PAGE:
You have pretty much two choices for justification: ragged right or flush/justified.

This blog post, for example, is ragged right–all of the text is lined up neatly on the left margin, but on the right margin, it’s mayhem. Lines end wherever, nothing’s squared up. Chaos!

You could do ragged right in your novel, but I bet most of the stuff on your bookcase is flush (aka justified)–both the left side and right side have the text touching the margin, giving you a solid rectangle on each page.

(The exception is the ending of a paragraph, which ends wherever it is. Especially if it’s a short last line–stretching it all the way over to the right would be really weird-looking.)


You can set either Word or InDesign to take long words and break them into two if they show up at the end of a line. I personally don’t like hyphenation, so I always leave it turned off.

That’s not to say you won’t find some hyphen breaks in my book, but they always occur in a word that already has a hyphen. “Self-assured,” “pre-sorted,” that sort of thing. What I’m turning off is the kind of break like “justifi-cation.”

This one could really go either way. I’ve read some professionals who insist on hyphenation. I’ve read others who hate it. Those who use it don’t like the “rivers of white” that can appear when the spacing between words gets too large. On the flip side, one of the big arguments against hyphenation is that it can feel like every other line of text (or sometimes several in a row) all end in a hyphen, which distracts the eye as well.

I personally can’t stand the look of hyphens, and find they interrupt my reading much more than rivers of white, so I turned hyphenation off. I think my line spacing and font size keep the white space to a minimum.

Font, Font Size, and Line Spacing

This is a toughie, and there’s a lot of personal choice involved. What font should you use? What size should it be? And bear in mind, a size 12 in one font can be significantly larger or smaller than a size 12 in another.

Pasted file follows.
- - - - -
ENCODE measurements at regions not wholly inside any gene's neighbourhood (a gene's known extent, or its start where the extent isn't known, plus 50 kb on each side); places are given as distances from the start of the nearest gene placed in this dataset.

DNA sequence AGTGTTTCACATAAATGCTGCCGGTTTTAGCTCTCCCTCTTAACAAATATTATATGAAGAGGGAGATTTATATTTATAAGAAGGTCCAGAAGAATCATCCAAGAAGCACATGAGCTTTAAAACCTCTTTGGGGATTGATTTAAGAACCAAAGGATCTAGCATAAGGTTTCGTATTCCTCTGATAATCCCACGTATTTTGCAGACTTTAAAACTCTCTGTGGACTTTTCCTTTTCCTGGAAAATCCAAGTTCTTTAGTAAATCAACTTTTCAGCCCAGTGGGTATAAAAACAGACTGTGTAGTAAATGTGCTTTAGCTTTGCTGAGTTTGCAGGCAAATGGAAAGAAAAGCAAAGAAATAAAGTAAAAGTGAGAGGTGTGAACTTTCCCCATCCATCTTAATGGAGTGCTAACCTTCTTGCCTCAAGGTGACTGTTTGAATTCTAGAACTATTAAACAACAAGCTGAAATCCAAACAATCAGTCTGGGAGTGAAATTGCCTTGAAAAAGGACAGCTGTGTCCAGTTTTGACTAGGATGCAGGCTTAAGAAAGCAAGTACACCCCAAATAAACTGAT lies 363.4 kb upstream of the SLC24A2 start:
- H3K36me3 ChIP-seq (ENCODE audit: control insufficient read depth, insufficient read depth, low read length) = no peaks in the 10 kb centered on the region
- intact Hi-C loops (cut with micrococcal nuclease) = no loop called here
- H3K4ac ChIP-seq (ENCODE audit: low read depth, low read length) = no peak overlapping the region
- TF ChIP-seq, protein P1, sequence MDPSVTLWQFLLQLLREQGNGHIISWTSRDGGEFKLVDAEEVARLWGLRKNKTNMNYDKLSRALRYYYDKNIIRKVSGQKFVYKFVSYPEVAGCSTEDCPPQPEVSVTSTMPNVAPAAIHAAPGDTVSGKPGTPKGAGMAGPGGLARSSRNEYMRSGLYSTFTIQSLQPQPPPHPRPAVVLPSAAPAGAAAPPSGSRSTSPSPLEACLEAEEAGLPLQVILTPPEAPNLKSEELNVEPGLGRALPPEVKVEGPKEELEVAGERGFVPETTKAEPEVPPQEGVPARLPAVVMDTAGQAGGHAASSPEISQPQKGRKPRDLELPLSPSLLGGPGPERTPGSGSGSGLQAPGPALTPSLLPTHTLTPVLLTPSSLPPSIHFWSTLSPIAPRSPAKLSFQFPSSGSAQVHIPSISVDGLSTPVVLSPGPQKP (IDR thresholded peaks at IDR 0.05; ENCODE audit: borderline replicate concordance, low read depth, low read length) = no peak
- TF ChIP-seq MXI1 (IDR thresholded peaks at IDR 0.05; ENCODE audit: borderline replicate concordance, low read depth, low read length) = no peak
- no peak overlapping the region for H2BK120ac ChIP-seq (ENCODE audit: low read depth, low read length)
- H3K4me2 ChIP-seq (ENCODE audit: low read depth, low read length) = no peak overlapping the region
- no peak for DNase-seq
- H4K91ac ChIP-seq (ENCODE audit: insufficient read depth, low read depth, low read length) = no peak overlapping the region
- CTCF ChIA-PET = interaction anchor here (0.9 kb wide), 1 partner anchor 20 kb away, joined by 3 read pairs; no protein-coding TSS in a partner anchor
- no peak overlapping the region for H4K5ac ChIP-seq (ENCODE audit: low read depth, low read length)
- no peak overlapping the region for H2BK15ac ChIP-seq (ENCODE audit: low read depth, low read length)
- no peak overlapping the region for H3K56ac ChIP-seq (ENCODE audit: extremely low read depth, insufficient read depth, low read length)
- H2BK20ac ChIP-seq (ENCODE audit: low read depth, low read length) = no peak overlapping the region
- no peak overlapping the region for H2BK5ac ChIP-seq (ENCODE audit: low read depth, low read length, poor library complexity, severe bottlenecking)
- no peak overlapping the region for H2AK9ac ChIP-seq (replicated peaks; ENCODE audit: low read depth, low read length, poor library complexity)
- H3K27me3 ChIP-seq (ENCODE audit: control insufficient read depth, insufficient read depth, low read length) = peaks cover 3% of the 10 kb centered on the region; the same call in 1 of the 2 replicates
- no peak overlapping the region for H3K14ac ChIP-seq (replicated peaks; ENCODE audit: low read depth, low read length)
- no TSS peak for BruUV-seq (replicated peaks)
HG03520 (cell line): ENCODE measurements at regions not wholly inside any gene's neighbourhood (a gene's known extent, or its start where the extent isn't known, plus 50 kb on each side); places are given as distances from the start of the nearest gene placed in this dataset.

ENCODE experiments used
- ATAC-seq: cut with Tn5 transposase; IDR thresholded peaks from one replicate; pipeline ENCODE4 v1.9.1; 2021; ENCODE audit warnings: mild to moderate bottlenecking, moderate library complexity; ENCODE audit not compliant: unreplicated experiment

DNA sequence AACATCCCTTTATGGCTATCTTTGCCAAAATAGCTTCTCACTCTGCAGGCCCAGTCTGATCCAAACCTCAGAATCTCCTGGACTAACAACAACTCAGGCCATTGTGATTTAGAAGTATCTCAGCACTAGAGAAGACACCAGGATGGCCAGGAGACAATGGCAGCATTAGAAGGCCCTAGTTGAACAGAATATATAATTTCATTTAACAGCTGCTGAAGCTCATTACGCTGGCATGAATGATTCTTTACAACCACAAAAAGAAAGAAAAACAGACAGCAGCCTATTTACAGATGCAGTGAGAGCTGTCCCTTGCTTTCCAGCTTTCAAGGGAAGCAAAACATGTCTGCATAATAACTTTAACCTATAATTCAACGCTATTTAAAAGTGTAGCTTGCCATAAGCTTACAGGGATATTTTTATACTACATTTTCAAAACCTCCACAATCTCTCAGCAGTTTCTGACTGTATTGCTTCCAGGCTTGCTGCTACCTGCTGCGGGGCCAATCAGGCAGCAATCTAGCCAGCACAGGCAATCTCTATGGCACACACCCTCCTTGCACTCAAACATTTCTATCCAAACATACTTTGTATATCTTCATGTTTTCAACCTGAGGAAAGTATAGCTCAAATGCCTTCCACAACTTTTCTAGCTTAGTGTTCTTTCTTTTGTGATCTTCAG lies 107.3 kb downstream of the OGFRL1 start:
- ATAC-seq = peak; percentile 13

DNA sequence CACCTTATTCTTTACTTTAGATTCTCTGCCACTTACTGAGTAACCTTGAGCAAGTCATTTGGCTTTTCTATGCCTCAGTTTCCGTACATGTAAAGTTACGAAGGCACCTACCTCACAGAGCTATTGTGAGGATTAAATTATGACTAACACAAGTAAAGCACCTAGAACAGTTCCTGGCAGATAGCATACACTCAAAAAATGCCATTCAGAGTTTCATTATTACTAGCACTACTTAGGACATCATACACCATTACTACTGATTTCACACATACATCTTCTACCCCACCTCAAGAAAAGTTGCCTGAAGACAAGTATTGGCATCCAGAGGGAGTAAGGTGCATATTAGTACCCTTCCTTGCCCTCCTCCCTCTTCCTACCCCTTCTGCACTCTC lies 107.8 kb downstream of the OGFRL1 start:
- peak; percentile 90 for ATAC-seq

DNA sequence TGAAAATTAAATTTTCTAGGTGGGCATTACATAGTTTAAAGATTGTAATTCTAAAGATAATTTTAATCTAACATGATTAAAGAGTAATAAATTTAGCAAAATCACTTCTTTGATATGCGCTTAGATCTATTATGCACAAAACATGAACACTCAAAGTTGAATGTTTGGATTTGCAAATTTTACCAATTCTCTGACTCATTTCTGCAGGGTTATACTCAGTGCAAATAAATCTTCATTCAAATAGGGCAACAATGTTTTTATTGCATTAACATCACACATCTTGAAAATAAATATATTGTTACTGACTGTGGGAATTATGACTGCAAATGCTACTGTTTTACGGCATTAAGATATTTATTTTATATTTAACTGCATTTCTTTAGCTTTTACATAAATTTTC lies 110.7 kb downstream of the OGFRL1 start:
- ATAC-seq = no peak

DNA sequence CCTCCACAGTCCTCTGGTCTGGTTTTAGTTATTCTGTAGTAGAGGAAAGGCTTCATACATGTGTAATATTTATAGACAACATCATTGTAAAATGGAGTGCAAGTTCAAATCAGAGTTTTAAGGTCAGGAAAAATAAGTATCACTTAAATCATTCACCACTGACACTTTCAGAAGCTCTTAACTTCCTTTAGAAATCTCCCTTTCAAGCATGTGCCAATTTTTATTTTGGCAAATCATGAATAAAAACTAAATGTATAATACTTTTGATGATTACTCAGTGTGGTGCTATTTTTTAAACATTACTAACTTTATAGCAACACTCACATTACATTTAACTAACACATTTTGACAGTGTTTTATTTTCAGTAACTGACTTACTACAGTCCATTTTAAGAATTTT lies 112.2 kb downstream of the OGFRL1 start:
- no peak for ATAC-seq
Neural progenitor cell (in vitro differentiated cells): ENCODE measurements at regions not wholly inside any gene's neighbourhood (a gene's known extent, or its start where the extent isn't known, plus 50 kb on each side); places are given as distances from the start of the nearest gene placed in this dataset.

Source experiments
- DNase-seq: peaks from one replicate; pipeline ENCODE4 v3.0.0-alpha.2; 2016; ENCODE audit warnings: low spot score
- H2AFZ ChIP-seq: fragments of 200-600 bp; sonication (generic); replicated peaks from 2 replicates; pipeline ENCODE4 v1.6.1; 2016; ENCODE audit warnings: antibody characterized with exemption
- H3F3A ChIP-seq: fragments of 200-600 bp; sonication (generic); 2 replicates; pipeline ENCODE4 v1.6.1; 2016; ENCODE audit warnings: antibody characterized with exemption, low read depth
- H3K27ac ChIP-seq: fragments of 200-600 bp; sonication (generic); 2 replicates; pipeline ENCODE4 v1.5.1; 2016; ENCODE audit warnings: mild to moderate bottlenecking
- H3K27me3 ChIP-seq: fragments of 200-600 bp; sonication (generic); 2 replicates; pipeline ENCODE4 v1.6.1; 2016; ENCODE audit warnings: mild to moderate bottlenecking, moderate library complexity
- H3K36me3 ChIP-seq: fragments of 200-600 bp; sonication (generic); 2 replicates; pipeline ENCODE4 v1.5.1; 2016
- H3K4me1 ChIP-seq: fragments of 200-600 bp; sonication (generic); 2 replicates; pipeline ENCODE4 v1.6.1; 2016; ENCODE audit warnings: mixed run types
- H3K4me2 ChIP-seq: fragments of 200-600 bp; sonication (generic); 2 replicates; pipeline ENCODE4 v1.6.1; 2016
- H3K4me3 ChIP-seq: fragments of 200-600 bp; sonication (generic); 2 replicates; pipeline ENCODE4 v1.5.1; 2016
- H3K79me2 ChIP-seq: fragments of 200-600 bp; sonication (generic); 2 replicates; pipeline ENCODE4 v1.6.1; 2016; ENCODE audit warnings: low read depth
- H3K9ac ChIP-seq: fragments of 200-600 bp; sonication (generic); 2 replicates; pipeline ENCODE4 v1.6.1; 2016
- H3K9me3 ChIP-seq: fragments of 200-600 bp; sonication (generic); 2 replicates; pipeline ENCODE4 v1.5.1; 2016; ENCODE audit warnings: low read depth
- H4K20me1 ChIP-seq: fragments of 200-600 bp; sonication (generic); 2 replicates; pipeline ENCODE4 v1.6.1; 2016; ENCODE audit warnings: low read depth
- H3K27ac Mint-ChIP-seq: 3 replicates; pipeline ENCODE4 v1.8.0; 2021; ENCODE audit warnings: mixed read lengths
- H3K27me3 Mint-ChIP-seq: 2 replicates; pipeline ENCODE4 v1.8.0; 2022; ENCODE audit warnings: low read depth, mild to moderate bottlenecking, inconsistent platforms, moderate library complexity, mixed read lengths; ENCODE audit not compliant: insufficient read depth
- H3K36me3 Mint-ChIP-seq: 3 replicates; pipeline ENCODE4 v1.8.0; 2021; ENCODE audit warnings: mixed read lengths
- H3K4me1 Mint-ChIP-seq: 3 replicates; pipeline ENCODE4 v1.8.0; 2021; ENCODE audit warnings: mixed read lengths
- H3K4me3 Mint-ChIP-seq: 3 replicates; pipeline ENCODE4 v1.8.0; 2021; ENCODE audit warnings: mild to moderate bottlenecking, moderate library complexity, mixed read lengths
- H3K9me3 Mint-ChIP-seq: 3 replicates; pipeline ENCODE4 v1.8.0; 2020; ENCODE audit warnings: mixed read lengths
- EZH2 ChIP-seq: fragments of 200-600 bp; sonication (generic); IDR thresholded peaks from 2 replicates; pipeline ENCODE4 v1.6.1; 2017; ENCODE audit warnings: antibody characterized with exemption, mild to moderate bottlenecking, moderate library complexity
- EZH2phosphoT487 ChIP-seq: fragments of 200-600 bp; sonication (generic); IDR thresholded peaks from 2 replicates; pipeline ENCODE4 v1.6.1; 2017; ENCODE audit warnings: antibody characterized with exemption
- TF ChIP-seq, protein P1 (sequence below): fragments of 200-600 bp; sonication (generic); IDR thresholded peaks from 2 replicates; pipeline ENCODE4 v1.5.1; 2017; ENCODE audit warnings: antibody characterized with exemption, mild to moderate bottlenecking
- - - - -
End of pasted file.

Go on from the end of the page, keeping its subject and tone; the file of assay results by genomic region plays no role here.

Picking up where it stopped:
Culled from various sources on the internet, it appears that some of the most frequently-used fonts in publishing include: Garamond, Minion, Caslon, Dante, Palatino, and Electra. Most of those are in the 10-12 point size range. (I chose Minion for my novel, because it’s a book with superheroes. Seemed the obvious choice.)

You don’t often see books set in sans-serif fonts, even though they can be easier to read for a lot of people. I can only recall a couple of books I’ve read in the last few years printed in sans-serif, and they were both young adult novels. If you want to be safe, stick with a good serif font (and probably not Times New Roman, which has a reputation as the font of choice for self-publishers. Plus, I feel like it gives the impression of being a report for work, not a novel.)

Line spacing is how much white space appears between the lines of text. It’s usually around 120 to 130 percent of the font size, so if you have a font size of 12 points, line spacing of 15 points (125%) would mean three points of blank white space between the bottom of one line and the top of the next.

Even though you could use a smaller font and tighter line spacing to make your novel take up fewer pages (and in turn, cost less), you run the chance of it being harder to read. I’d rather have 10 more pages than have a book that you have to squint at to read.

The best thing you can do is print out a test page and see how easy it is to read. And compare it to books on your bookshelf that you find especially easy on the eyes, to see what kind of adjustments you need to make.

Widows and Orphans

I’d never heard of widows and orphans until I started researching book layout. And the funny thing is, people are divided as to what particular problems are called what.

There are three things that fall under the widows/orphans names: the first line of a new paragraph at the very bottom of the page (with the rest of the paragraph on the next page); the last line of a paragraph at the top of a page (with the rest of the paragraph on the previous page); and a paragraph that ends with a single short word.

Of those three, the first two are kind of lumped together. And it goes back and forth as to which is a widow and which is an orphan. The last one isn’t mentioned by everyone, but when it is, it’s called an orphan (and the first two are both called widows).

Really, you could call them whatever you want to. (We could refer to them as Firsties, Lasties, and Teenies if we so choose.) Here are examples:

widows and orphans - first line of a paragraph

The first line of a new paragraph ending a page. Sometimes called a widow, sometimes an orphan.

widows and orphans - last line of a paragraph

The last line of a paragraph starting a page. Sometimes called a widow, sometimes an orphan.

orphans - tiny final word of a paragraph